House committee approves bill to sanction Russia officials linked to lawyer's death

[JURIST] The US House Committee on Foreign Affairs [official website] voted Thursday to approve a bill [HR 4405 text, PDF] that would impose sanctions on Russian officials linked to the 2009 death of Russian lawyer Sergei Magnitsky [JURIST news archive]. If passed, the bill will bar the US State Department (DOS) [official website] from issuing visas to Russian officials connected with Magnitsky's death and will impose other sanctions, including making public the names of suspected officials and banning them from banking in the US. A private investigative report issued in November 2011 detailed the denial of medical treatment [JURIST report] to and severe physical abuse of Magnitsky, a former Russian lawyer and purported whistle-blower. He died [JURIST report] in a Moscow prison in November 2009. In a statement [press release], Ileana Ros-Lehtinen, Committee chairman, explained the bill:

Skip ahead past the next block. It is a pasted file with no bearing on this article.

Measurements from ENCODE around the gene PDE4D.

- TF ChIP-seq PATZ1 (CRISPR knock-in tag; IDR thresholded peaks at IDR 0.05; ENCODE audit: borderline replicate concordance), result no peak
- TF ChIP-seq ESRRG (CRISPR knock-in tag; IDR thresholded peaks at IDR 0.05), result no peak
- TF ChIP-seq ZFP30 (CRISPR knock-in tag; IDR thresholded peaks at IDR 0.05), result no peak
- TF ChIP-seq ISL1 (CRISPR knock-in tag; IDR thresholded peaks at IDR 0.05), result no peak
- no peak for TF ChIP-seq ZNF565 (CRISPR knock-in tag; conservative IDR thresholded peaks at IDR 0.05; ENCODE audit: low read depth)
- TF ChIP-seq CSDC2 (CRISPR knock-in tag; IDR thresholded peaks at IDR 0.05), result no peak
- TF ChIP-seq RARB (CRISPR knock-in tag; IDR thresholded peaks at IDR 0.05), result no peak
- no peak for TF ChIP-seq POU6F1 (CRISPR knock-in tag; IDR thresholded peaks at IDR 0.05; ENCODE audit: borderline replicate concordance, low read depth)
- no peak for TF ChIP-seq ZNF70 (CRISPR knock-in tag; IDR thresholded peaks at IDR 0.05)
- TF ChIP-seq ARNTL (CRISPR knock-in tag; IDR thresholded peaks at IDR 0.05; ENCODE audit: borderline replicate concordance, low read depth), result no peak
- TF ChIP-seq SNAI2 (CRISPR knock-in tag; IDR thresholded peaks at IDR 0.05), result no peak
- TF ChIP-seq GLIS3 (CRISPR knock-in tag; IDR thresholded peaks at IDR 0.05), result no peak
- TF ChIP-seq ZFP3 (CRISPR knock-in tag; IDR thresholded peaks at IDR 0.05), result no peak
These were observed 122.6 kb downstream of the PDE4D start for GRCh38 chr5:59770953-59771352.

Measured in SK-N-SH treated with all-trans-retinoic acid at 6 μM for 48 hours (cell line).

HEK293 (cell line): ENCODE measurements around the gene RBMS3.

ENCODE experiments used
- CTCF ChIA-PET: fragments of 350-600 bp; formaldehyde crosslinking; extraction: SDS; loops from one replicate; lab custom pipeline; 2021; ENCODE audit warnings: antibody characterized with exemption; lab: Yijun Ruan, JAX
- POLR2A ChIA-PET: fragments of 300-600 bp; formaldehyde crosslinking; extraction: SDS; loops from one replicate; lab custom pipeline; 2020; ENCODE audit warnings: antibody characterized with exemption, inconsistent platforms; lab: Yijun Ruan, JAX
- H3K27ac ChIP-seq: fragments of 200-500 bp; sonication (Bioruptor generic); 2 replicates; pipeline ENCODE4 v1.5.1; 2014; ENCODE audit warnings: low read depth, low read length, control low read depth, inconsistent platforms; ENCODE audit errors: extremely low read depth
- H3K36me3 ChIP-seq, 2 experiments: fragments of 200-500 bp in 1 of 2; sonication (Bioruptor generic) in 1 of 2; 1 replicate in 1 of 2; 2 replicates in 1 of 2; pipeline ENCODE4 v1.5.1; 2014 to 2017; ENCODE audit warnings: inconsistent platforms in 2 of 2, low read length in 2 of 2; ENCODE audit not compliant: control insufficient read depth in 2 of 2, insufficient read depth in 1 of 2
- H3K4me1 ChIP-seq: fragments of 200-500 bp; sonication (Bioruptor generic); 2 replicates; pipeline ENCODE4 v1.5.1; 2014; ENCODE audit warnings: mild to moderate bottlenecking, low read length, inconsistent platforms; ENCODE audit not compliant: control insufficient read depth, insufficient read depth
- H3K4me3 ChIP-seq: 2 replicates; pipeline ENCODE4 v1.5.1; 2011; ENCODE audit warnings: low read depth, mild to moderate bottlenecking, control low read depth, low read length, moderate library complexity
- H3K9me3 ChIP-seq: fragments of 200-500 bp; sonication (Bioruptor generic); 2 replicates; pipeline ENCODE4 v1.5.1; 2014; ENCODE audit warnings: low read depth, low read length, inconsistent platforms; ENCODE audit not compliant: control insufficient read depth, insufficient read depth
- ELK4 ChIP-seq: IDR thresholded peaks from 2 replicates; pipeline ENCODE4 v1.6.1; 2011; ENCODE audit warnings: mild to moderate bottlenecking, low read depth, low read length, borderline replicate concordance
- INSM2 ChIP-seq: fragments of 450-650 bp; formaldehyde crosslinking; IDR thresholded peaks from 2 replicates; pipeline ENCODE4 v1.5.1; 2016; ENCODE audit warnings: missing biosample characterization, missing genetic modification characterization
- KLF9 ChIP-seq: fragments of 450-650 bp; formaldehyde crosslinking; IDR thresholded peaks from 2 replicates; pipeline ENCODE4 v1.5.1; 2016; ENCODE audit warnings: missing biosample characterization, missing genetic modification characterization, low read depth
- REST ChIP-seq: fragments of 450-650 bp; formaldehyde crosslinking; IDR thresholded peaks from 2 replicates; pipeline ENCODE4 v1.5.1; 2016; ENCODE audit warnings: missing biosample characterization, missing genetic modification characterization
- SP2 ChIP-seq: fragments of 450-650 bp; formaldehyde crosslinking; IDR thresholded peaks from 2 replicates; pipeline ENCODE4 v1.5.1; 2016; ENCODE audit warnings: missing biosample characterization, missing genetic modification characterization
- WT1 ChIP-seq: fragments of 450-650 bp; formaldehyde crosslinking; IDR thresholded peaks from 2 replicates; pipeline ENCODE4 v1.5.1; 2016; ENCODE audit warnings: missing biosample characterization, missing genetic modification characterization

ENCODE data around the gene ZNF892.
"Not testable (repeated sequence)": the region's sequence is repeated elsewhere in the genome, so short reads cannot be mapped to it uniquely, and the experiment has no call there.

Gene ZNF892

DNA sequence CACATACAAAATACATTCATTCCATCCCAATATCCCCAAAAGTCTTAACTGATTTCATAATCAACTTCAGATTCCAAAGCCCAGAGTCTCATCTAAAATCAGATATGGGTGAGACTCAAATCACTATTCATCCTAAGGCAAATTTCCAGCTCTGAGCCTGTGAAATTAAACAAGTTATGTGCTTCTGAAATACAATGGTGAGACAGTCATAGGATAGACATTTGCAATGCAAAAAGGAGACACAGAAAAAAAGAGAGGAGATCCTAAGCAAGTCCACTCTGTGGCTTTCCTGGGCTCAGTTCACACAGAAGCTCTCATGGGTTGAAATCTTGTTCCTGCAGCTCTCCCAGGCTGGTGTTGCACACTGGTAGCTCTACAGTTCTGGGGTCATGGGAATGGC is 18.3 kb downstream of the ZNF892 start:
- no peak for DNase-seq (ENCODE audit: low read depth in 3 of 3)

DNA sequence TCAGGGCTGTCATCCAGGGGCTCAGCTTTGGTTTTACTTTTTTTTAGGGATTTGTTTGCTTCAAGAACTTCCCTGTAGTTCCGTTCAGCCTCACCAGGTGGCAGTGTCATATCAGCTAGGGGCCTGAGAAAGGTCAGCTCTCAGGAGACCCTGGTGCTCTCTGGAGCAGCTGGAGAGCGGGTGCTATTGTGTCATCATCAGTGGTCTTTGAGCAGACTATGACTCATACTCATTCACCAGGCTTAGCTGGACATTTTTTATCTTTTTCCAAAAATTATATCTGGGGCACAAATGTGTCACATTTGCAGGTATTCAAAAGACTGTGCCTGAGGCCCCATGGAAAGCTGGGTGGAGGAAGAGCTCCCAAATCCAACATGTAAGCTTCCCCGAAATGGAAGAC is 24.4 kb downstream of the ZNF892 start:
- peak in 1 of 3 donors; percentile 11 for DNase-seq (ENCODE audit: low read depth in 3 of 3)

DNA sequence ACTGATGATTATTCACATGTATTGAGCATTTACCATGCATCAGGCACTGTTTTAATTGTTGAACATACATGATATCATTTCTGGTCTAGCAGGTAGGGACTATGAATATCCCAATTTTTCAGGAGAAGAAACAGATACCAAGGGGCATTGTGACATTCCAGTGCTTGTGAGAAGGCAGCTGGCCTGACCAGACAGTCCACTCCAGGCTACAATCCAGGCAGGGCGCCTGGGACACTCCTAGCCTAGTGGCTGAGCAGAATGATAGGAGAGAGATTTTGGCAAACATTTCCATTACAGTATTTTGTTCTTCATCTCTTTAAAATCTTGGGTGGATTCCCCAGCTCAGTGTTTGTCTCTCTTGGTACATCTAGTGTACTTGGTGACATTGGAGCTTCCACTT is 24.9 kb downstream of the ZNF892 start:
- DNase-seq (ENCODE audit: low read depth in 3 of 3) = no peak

This bill ... does what the Russian government should have done years ago, namely hold accountable those government officials and others who participated in the arrest, murder, or cover-up of Magnitsky or who benefited from his death. But it goes further than this single crime. It also requires that those responsible for the death, torture, or repression of individuals investigating crimes by Russian government officials, or who were simply trying to exercise their basic human rights, be publicly named and sanctioned.
Russian Prime Minister Dmitry Medvedev admitted in 2011 that the death of Magnitsky was the result of criminal acts, differing from his previous explanation which had blamed prison doctors.

Prior to his death, Magnitsky was held in prison for 358 days with little to no access to legal representation, his family or medical professionals. In a controversial move last August, Russian investigators reopened the case [JURIST report] against Magnitsky on the basis of a new ruling permitting criminal cases against the dead. Critics of this action, such as JURIST Contributing Editor David Crane, argue that the ongoing posthumous prosecution of Magnitsky is a violation of the rule of law [JURIST op-ed] and an embarrassment for the Russian judicial system. Last year, US lawmakers introduced a bill [JURIST report] to sanction individuals who are connected to Magnitsky's death.

 

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